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St. Vincent cocoa company chocolate
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It has a rich, nutty flavour, reminiscent of the taste of the bars produced at Belmont Estate in Grenada.

But this chocolate bar is made in St. Vincent and the Grenadines, where the beans are also grown.

“The chocolate you are eating now is made from beans grown in St. Vincent. So, it is a very proud and exciting day for us all, Harry Marriott, chair of the St. Vincent Cocoa Company said at an event in Kingstown on Tuesday to launch the chocolate bar

He said that while growing cocoa remains the main focus of the company, he and Managing Director, Andrew Hadley, had always intended to make chocolate as soon as possible.

Machinery and equipment have been ordered with a view to setting up a small chocolate factory shortly, the executive announced.

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“We already produce top-quality, fine-flavoured cocoa. We are about to produce great chocolate. We are so well placed, but we do need support from farmers, from retailers, from the community, from the press and most importantly of all, from our government. It is very much a team effort.”

Marriott said that making chocolate bars is a profitable business in its own right and also adds value.

“It is vital we are seen adding value here in St. Vincent, employing people, whenever possible,” Shearman said.

He said the local production of chocolate bar could be a boost to the nation’s tourism “by producing a product all Vincent can be proud of”.

The St. Vincent Cocoa Company is committed to creating an excellent cocoa industry locally by providing support for every cocoa farmer in St. Vincent and guaranteeing to by their cacao,” Marriott said.

“We are already providing jobs for 60 employees just within our company and with potentially many more to come,” he said, noting also the company’s cocoa nursery.

He said while this is a big investment, the company is confident because Lindt and Barry Callebaut “who are by far the biggest chocolate makers in the entire world have analysed our chocolate and they absolutely love it.

“And I have got personal contacts in the top of both of these companies and they both assured me that they will buy whatever we produce here. So, the fear that we will not be able to sell what we produce is completely unfounded,” Marriott said.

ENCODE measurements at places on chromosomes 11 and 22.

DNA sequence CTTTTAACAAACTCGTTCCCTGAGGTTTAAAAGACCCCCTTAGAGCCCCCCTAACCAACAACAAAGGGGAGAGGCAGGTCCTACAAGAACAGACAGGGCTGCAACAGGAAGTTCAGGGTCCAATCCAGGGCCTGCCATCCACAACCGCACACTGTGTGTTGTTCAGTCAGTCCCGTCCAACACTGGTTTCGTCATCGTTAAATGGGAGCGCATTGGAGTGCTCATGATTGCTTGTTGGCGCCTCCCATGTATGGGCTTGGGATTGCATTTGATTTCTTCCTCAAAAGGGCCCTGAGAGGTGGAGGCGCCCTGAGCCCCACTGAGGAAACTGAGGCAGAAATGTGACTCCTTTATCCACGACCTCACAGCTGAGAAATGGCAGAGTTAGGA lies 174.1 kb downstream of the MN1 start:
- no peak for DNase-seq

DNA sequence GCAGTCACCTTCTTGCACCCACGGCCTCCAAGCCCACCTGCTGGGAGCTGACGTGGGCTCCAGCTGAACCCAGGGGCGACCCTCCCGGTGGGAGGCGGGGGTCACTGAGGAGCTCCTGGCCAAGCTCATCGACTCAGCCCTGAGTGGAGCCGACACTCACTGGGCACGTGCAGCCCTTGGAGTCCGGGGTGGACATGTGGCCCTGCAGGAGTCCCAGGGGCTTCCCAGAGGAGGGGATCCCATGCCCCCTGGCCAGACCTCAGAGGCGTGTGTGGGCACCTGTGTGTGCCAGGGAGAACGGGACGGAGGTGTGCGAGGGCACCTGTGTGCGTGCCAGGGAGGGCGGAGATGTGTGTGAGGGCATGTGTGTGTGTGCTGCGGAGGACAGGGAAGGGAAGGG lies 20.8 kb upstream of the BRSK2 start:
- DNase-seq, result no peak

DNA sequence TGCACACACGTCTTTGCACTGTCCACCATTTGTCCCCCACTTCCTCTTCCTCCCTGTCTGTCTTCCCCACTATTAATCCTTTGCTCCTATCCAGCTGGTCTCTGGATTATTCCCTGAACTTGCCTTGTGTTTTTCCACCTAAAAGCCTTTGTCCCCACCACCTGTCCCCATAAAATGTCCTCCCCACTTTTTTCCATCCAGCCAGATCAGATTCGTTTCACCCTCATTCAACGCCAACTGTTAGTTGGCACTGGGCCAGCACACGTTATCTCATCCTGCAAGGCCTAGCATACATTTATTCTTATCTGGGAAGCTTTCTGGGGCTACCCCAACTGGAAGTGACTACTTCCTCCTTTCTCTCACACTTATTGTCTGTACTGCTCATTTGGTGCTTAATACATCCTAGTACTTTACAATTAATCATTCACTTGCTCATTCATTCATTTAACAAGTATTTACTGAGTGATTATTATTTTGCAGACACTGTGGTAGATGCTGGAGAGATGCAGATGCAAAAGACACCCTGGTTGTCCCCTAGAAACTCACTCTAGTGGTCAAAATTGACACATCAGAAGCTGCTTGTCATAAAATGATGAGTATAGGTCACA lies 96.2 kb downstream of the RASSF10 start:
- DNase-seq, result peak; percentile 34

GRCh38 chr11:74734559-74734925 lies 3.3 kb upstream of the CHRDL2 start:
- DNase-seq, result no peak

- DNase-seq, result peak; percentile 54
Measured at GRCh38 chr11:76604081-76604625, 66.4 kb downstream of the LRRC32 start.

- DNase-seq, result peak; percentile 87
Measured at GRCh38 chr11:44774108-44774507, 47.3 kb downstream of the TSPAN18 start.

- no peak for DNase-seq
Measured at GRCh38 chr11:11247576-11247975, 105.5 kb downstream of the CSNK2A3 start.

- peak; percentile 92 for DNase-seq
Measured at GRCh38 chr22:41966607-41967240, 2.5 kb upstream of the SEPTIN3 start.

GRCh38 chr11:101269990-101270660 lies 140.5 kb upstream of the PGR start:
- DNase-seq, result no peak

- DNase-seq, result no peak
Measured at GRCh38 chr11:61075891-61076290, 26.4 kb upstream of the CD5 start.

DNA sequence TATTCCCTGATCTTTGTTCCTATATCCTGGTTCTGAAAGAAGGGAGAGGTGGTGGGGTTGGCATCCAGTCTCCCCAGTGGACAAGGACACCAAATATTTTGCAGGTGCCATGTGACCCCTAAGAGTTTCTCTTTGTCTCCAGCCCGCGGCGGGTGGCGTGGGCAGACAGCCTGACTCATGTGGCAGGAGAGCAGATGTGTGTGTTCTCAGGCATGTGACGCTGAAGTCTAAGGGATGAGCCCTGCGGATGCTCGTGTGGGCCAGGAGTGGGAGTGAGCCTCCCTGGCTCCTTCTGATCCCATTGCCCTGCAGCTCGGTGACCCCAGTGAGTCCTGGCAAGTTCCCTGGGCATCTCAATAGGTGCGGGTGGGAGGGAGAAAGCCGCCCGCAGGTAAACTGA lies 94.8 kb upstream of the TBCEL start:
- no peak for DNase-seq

He said SVG has the perfect growing conditions, a knowledgeable support team, an excellent product, a guaranteed market and a well-funded business.

“A thriving cocoa industry could provide a huge number of jobs, excellent use of spare lands, and a welcome boost to our the country’s GDP and balance of payment,” he said.

Speaking at the event, Minister of Agriculture, Saboto Caesar congratulated the St. Vincent Cocoa Company “for the production of excellent chocolate.

“As Minister of Agriculture, I am definitely proud. You know, when we visited Grenada four years ago when we were seeking assistance, we enjoyed a good chocolate there and I hoped that one day that I would be able to send chocolate to Grenada,” he told reporters at the event.

7 replies on “Company begins producing chocolate bars in St. Vincent”

  1. This is Great News , and I wish the Company a lot of success . It would be good if the Cocoa
    Growers form a Cocoa Cooperative . I also wonder if it is possible that the Company , puts
    a small flag of SVG on the wrapper of the chocolate bars .

    Perhaps also , they can do a Public test regarding the colours to use on the outer wrappers so
    that people will have an impulse to buy the product . However overall , this is a wonderful
    achievement , and I wish ALL involved much success .

    I hope that it would be available to Vincentians in the Diaspora , England , Canada , the USA
    etc . This is where the Argyle Airport would be very useful in facilitating the access to Vincentians & others abroad . Never mind the badmouthing of the Airport by the Troglodyte
    who calls himself C. ben-David .

  2. This sounds really good. Can’t wait to try that chocolate!

    Something like this should not be allowed to fail. Come on Vinci people/government, get behind this venture and give it all you can.